While India is expected to lend a sympathetic ear to President Karzai, how soon and to what extent will it be able to satisfy Afghanistan on this count will be a function of India’s own assessment of the unfolding situation in the Af-Pak region. Adding to New Delhi’s anxieties is that there are many moving parts to the Afghan conundrum, namely Pakistan’s attitude towards Afghanistan and India, the Taliban’s own gameplan, the moves for a possible reconciliation with the Taliban and the extent of Pakistan’s role in it, the possibility of a greater Chinese involvement subsequent to the US pullout and the ethnic configuration of Afghanistan in the immediate future. Last but not the least, the eventual successor to President Karzai, following the April 2014 presidential elections, is going to be of critical importance to India’s long-term interests in that country.
Given the complexity of the situation, New Delhi is predictably circumspect. Ahead of the talks, Syed Akbaruddin, the spokesperson of India’s external affairs ministry, stressed that while Afghanistan is a “strategically important” neighbour, India will “continue to discuss and respond to specific requests of the Afghan government … within our own modest means as a developing country”.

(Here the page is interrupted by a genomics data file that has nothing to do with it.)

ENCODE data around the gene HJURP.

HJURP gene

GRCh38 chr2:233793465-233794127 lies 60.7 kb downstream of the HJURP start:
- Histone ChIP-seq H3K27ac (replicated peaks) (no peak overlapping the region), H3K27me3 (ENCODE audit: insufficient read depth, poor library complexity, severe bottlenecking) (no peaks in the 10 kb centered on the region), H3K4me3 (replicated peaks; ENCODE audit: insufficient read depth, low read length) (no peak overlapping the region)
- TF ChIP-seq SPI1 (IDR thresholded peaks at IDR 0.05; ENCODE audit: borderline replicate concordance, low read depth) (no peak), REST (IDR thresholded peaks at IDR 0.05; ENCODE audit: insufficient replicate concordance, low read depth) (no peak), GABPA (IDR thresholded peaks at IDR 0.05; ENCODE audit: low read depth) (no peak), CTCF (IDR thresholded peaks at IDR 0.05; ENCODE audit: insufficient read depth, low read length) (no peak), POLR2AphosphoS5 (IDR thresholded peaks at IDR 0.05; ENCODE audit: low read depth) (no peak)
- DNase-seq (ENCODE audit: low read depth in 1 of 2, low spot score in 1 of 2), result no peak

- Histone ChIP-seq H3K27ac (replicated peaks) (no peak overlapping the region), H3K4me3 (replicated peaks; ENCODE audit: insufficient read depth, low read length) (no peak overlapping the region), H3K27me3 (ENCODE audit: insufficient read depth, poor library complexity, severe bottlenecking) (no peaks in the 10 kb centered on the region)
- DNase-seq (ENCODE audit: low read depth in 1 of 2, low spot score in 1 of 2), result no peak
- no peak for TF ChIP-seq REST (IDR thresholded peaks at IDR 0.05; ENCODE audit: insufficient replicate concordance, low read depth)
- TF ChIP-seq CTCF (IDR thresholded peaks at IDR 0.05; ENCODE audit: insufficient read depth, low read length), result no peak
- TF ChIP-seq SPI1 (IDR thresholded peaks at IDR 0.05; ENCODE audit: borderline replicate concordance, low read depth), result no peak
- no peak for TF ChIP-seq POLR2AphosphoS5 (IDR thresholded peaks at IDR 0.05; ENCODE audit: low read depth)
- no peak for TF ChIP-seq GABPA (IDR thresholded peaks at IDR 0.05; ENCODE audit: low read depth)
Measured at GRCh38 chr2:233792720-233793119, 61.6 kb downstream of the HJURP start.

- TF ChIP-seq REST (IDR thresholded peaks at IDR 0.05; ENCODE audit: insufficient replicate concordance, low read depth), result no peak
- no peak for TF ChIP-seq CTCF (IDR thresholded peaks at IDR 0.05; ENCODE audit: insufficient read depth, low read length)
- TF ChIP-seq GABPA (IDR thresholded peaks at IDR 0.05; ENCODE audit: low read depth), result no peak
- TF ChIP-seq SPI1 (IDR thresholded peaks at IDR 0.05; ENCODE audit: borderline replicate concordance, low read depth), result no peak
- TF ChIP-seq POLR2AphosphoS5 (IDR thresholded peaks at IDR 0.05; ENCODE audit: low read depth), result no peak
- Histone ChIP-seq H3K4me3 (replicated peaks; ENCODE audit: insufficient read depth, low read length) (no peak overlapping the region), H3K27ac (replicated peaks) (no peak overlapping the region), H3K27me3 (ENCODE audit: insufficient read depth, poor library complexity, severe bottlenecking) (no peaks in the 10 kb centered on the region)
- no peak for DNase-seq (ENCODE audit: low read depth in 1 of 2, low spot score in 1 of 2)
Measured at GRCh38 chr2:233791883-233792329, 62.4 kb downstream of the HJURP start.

India has pledged over $2 billion for multifarious reconstruction projects in Afghanistan. Amid the flux in Afghanistan, India’s President Pranab Mukherjee met the Afghan president in New Delhi and conveyed to him that New Delhi is “proud to partner the government and people of Afghanistan in their efforts towards reconstruction and development of Afghanistan.” Karzai was quick to assure that the “India-Afghan relations stand today on solid cemented grounds.” “Our relations are greater than any time before,” he said.